Table of Contents

Classical

Treasure trove. When I took up partner dancing in the early 1990s I stopped listening to classical music. My obsession with partner dancing strained our relationship. Becoming a DJ put the quietus to it. I'm grateful the pandemic forced me back, made me rediscover the music of my youth. I've discovered a lot more. It's been a rich time for new discoveries in music.

Dad. My dad got me listening to classical music in the 50s. I remember staring at the turntable, entranced by its dustiness. Maybe he was afraid to clean it? I first heard Grand Canyon Suite and Scheherazade on his hi-fi; I would beg for the donkey song, or the snaky violin. But then stereo came along and he got all new stuff. He kept the one huge speaker, big enough for me to climb on. With stereo came Reader's Digest classical music collections in boxed sets: Beethoven's Symphonies, Music of the World's Greatest Composers, and a collection of classical piano music.

Broadening horizons. I listened all kinds of music as I grew up. Elvis, American Bandstand, the Top 40 from WOWO, Henry Mancini, blues, British folk rock, psychedelic rock, Dire Straits, Talking Heads. But I always came back to classical music, expanding my listening into Bach on one end (John Renbourne led me to E. Power Biggs), the Russian Romantics on the other. Plus I played in marching band, pep band, blues band. I jammed with cool jazz dudes and my big crush Diane.

The wisdom of melody. The classical music I love dries up around 1900. I find very little that interests me in the Twentieth Century. Even Rachmaninoff tapers off disappointingly. There are isolated jewels. Quite a few in Debussy and Satie. Rodrigo's Aranjuez, Piazzolla's Oblivion, Vaughn Williams's Tallis, Barber's Adagio. Melody is music's wisdom. Without melody it's not music to me, just a mental game. Tone rows? Gimme a break. Melody please.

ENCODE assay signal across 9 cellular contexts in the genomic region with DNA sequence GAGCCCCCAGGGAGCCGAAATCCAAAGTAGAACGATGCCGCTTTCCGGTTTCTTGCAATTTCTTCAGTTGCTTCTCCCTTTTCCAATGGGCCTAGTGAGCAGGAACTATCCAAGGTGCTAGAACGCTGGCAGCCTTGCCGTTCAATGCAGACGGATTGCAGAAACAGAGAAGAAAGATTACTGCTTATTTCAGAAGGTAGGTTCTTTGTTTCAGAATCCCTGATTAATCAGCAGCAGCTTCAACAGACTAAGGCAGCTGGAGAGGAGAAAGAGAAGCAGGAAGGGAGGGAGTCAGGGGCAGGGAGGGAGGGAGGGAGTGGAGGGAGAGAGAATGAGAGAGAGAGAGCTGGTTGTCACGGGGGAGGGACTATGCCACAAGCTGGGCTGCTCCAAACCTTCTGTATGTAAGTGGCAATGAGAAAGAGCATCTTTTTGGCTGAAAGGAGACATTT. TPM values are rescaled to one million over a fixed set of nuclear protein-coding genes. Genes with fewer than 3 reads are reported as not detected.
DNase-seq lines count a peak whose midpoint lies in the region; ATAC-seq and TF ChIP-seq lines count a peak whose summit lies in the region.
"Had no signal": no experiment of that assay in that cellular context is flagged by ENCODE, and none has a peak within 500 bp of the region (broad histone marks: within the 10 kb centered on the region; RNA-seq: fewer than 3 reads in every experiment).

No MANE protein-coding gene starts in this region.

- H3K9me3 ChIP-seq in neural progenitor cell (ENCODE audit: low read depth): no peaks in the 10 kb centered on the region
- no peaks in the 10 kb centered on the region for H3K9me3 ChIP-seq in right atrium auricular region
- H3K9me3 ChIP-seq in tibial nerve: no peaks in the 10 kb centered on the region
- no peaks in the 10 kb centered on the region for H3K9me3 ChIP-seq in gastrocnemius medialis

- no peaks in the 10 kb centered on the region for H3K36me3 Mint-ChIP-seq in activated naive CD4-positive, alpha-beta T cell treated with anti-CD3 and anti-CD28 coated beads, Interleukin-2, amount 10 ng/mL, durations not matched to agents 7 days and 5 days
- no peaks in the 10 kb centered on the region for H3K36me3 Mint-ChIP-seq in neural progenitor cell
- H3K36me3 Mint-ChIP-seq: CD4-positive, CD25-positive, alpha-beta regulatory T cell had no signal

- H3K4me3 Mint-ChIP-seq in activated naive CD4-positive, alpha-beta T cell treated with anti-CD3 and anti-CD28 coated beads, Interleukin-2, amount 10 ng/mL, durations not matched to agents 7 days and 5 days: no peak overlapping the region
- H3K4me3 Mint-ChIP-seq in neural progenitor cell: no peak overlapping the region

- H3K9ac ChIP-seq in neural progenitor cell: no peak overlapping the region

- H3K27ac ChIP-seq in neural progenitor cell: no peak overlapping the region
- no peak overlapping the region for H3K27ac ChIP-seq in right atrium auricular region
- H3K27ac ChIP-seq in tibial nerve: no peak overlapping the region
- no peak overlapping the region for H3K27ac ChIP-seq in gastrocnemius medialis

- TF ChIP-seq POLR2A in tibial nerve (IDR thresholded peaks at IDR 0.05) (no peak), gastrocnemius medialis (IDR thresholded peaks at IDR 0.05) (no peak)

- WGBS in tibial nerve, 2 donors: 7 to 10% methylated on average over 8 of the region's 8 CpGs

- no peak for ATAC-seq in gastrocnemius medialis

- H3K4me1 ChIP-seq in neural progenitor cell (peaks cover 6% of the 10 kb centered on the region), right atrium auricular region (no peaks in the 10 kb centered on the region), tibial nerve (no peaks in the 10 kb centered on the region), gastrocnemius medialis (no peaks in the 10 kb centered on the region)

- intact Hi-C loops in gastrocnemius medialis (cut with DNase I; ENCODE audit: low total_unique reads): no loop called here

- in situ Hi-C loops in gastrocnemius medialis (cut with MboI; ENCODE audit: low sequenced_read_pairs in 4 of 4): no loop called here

Max Richter. But Max Richter has drowned me in delight. For the first time, a classical composer whose work I love is right here with me, making music out of the world I live in. His music is sad, like the state of the world, and profoundly healing. The real value of art is letting me see the world for what it is in a way that makes me a little more grateful to be here. The world is not the way any of us think it should be, and it never will be; it's just the way it is, mixed up and contradictory. A truly gifted artist like Max helps me love the world the way it is, and grasp more deeply that this is the only world there is, the only one I'll ever have a chance to love. I have to love this one or give up on loving.

Dylan. Max isn't the only one. Much hay has been made both ways about our troubadour Nobel laureate The committee done right. But composers are almost never the best performers. Max hires the best to show his work off, people like Mari Samuelsen. Here's master performer Sarah Jarosz performing one of Dylan's masterpieces, Simple Twist of Fate.